The Magic Flute

Opera Theater Program Cover

Opera Theater Program Cover

Tuesday night was a date night, with dinner and a show. Dinner was at Cyrano’s, one of our regular haunts in Webster Groves. The show was at the Loretto-Hilton, also a regular haunt. Normally, we go to the Loretto-Hilton to see plays put on by the Repertory Theater, but this being the summer, it is Opera Theater time. Last night, we went to see Mozart’s opera, the Magic Flute, which is basically just the story of a domestic dispute.

When we were in college at Michigan State, Anne and I saw Ingmar Bergman’s 1975 film adaptation of the Magic Flute. It was mysterious, difficult to follow and vaguely Swedish. Still it made a lasting impression, so when Anne suggested seeing it again, this time as live action, I was onboard with the idea even though I knew that it would make for a late work night. This morning, I was regaling my colleagues about the show. Most of them will never see an opera, so I played the philistine for them. I told them that with some difficulty I had managed to stay awake through the show. In past years, this has not always been true. I then told them with a smirk, “Opera is not for sissies.”

When Mozart wrote the Magic Flute it was the mid-eighteen century. The Enlightenment was going full tilt boogie, but was also getting some push-back from the Catholic Church. He wanted to write about this, but he also didn’t want to go to prison or worse, so he chose an allegorical approach. The Mother Church became personified by the Queen of the Night, signifying both mystery and darkness. She is also mother of Pamina, the female lead. Standing in the opposite corner is Sarastro. He stood for logic and reason and is also Pamina’s father. At this point in my explanation of the opera all the guys in the office agreed that this story was obviously written by a man. [See ladies, in 250 years we men have made progress. You just need to be more patient with us, we’re coming along.] 😉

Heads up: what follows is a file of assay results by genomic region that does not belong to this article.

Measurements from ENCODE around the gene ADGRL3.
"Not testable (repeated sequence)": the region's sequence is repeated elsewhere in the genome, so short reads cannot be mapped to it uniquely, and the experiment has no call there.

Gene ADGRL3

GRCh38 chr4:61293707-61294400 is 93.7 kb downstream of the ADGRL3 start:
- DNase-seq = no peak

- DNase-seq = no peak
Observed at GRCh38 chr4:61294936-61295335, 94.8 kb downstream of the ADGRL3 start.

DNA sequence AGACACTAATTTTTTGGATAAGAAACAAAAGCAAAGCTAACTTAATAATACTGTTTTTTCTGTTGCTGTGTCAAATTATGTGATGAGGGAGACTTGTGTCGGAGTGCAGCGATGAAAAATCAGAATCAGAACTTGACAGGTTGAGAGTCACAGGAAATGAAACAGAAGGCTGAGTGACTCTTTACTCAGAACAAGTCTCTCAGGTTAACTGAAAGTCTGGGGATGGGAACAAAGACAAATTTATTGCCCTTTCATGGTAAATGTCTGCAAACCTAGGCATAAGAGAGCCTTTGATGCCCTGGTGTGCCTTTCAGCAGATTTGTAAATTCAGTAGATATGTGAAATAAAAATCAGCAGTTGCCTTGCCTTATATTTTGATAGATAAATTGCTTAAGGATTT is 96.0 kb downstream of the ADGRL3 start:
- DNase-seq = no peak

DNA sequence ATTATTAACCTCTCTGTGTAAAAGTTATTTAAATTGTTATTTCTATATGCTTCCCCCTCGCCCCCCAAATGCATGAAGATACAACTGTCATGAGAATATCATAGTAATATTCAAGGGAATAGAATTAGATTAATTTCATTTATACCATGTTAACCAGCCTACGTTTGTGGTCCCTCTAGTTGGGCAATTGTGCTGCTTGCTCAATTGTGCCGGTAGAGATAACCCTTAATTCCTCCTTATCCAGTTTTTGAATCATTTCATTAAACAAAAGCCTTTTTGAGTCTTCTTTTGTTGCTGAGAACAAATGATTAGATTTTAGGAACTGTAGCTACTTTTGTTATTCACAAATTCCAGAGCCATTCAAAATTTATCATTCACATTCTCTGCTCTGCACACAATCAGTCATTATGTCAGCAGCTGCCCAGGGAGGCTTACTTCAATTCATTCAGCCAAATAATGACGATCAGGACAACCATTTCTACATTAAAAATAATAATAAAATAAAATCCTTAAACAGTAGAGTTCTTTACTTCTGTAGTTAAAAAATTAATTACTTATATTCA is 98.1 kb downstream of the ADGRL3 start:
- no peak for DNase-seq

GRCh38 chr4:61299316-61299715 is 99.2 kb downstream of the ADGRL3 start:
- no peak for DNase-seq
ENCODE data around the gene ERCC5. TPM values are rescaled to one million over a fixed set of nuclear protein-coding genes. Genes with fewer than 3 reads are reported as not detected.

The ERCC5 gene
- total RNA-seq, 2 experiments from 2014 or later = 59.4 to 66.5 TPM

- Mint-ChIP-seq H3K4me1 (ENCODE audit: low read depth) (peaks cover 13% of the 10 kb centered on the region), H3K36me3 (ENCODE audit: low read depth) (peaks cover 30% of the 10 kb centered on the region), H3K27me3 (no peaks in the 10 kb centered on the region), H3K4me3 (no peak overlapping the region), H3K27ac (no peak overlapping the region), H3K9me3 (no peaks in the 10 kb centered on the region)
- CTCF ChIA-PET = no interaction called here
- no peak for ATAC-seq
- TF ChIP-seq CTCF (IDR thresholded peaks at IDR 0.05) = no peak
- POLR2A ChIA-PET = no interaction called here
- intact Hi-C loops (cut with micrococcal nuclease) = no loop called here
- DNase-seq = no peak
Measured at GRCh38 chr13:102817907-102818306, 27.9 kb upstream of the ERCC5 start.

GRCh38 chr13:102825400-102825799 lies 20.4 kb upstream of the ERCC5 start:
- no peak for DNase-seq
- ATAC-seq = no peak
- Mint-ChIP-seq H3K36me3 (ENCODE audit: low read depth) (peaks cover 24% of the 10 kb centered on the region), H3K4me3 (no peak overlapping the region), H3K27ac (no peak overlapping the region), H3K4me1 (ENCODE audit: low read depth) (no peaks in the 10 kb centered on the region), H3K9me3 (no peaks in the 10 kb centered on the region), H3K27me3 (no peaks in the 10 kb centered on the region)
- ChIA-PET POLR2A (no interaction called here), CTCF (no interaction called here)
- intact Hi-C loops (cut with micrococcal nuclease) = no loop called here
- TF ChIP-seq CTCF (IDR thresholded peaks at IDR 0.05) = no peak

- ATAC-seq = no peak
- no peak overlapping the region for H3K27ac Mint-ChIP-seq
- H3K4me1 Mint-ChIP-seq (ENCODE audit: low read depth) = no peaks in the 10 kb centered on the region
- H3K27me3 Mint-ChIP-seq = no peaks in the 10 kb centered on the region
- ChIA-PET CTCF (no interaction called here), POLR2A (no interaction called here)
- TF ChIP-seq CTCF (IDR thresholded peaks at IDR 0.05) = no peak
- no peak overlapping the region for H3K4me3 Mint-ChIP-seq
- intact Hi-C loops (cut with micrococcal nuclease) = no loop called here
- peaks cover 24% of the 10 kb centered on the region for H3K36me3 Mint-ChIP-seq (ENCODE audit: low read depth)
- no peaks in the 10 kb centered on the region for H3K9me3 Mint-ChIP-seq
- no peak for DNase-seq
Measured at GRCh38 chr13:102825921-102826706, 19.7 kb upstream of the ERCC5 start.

When we’re introduced to the male lead, Prince Tamino, mother, father, daughter and prince all agree that Tamino and Pamina should be wed. Most of the opera is then spent determining whether the father or the mother should be invited to the wedding. I’m being somewhat flippant about this story, because the ins and outs of 18th-century politics are at best obscure now. They’ve been further obfuscated by Opera Theater’s decision to update the story. They reset the story to 1920s Hollywood. The Queen of the Night is now an aging silent screen star and Sarastro, the father, and his brethren are now Shriners. This last choice was derived from Mozart’s references to ancient wisdom, in the form of the Egyptian pantheon.

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